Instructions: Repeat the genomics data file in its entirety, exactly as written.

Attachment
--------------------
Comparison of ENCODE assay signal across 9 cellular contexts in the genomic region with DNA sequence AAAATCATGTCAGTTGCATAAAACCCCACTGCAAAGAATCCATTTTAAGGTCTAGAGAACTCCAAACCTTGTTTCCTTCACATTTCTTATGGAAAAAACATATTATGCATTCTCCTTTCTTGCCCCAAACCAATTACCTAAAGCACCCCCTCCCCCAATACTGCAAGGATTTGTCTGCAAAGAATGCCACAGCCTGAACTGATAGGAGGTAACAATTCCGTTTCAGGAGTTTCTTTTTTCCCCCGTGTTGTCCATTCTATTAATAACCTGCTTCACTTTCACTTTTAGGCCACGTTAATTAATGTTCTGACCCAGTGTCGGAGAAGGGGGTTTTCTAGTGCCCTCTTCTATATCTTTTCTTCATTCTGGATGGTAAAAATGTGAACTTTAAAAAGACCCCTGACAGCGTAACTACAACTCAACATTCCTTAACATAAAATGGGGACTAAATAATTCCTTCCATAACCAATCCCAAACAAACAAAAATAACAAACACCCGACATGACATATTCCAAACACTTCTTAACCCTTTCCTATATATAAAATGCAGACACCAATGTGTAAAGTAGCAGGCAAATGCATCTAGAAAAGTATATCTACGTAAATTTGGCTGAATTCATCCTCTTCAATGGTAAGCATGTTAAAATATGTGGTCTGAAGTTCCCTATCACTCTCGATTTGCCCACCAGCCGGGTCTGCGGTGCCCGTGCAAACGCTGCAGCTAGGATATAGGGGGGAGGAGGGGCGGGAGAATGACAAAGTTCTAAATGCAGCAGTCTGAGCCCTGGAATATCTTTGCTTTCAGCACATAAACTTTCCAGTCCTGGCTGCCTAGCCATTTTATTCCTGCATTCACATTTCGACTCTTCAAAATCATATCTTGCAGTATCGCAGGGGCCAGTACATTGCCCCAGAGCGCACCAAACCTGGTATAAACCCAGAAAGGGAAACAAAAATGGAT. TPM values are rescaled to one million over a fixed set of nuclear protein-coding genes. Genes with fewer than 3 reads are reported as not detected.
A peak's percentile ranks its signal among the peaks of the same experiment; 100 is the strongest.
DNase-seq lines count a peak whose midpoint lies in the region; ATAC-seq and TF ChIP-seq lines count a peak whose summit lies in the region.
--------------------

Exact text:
Comparison of ENCODE assay signal across 9 cellular contexts in the genomic region with DNA sequence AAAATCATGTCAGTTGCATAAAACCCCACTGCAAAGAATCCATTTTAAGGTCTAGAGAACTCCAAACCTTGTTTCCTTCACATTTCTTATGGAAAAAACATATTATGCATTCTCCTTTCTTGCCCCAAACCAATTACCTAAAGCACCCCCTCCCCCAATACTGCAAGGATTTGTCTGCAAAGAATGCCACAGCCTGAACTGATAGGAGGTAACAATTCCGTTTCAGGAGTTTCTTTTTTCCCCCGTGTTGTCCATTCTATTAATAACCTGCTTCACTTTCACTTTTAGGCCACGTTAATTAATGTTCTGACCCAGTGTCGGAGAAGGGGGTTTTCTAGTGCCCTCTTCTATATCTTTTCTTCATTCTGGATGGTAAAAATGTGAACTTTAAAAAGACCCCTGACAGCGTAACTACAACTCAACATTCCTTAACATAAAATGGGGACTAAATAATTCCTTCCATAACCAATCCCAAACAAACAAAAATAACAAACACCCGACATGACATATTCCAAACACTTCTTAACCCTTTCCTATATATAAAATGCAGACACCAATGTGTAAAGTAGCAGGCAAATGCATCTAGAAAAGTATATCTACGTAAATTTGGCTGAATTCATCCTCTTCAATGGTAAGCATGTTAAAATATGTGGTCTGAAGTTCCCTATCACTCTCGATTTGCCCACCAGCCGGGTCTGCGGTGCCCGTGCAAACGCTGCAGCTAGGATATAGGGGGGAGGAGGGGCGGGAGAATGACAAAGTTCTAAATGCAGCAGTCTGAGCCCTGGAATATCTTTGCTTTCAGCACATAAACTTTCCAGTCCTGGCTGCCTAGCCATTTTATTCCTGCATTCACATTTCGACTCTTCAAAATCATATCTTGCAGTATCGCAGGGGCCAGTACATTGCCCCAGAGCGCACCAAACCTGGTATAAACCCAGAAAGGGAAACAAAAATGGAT. TPM values are rescaled to one million over a fixed set of nuclear protein-coding genes. Genes with fewer than 3 reads are reported as not detected.
A peak's percentile ranks its signal among the peaks of the same experiment; 100 is the strongest.
DNase-seq lines count a peak whose midpoint lies in the region; ATAC-seq and TF ChIP-seq lines count a peak whose summit lies in the region.